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Journal Article

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Gynecologic Oncology Reports

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A recent ASCO workforce study projects a significant shortage of oncologists in the U.S. by 2020, especially in rural/underserved (R/US) areas. The current study aim was to determine the patterns of distribution of U.S. gynecologic oncologists (GO) and to identify provider-based attitudes and barriers that may prevent GOs from practicing in R/US regions. U.S. GOs (n = 743) were electronically solicited to participate in an on-line survey regarding geographic distribution and participation in outreach care. A total of 320 GOs (43%) responded; median age range was 35–45 years and 57% were male. Most practiced in an urban setting (72%) at a university hospital (43%). Only 13% of GOs practiced in an area with a population < 50,000. A desire to remain in academics and exposure to senior-level mentorship were the factors most influencing initial practice location. Approximately 50% believed geographic disparities exist in GO workforce distribution that pose access barriers to care; however, 39% “strongly agreed” that cancer patients who live in R/US regions should travel to urban cancer centers to receive care within a center of excellence model. GOs who practice within 50 miles of only 0–5 other GOs were more likely to provide R/US care compared to those practicing within 50 miles of ≥ 10 GOs (p < 0.0001). Most (39%) believed the major barriers to providing cancer care in R/US areas were volume and systems-based. Most also believed the best solution was a hybrid approach, with coordination of local and centralized cancer care services. Among GOs, a self-reported rural-urban disparity exists in the density of gynecologic oncologists. These study findings may help address barriers to providing cancer care in R/US practice environments.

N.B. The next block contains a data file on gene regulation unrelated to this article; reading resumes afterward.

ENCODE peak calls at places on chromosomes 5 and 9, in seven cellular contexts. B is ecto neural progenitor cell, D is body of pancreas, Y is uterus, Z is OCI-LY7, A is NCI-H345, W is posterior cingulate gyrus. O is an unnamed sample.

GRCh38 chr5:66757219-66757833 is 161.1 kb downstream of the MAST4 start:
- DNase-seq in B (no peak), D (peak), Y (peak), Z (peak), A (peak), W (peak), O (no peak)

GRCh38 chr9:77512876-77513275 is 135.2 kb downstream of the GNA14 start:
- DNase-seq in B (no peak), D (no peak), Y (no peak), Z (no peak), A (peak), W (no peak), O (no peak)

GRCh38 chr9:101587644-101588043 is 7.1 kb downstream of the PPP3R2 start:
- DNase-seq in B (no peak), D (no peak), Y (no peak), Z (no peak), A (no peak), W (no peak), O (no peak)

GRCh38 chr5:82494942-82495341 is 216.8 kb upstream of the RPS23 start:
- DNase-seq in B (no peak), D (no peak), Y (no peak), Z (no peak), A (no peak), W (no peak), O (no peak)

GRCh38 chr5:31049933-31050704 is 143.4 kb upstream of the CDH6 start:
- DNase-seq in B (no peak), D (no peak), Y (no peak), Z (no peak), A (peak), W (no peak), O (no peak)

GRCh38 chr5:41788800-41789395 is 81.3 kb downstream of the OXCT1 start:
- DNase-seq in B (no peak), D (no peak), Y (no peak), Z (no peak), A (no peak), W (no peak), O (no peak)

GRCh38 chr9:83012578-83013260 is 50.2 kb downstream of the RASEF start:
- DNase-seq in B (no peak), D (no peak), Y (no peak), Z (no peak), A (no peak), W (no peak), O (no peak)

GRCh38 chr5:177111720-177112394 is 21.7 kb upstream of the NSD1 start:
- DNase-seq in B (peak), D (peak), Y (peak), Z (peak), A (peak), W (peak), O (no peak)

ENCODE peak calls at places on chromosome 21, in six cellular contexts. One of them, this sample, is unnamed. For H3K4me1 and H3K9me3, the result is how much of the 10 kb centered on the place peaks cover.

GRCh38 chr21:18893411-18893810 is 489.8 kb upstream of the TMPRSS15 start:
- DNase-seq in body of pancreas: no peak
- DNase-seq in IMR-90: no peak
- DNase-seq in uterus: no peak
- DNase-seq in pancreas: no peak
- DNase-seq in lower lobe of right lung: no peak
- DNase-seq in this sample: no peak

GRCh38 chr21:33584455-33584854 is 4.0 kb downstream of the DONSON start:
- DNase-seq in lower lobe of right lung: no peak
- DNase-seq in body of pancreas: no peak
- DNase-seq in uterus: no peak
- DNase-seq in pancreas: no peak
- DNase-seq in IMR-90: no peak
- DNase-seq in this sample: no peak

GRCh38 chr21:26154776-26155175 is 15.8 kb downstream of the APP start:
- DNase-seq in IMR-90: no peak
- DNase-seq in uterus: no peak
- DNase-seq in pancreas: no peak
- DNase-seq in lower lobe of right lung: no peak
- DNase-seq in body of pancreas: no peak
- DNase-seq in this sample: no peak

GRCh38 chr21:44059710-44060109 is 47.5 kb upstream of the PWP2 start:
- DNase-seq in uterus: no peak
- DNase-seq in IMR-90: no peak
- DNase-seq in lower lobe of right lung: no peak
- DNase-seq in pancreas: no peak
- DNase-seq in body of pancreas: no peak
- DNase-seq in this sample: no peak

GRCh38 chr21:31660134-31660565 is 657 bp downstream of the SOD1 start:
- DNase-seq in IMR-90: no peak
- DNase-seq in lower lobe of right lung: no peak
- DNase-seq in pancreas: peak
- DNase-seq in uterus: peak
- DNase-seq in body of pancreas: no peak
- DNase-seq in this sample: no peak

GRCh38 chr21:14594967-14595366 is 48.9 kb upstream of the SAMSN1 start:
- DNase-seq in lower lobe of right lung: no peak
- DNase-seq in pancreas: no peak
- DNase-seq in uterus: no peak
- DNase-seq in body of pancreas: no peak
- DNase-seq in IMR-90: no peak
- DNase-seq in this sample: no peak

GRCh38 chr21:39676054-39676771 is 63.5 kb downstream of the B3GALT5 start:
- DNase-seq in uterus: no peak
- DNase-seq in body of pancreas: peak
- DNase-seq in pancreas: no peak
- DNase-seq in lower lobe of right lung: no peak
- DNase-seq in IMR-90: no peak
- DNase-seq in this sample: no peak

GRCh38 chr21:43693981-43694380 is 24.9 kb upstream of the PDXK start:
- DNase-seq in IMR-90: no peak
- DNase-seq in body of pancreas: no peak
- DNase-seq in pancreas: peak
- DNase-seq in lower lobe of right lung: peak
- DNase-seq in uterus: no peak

Reproduced with permission of Elsevier B.V. Gynecologic Oncology Reports

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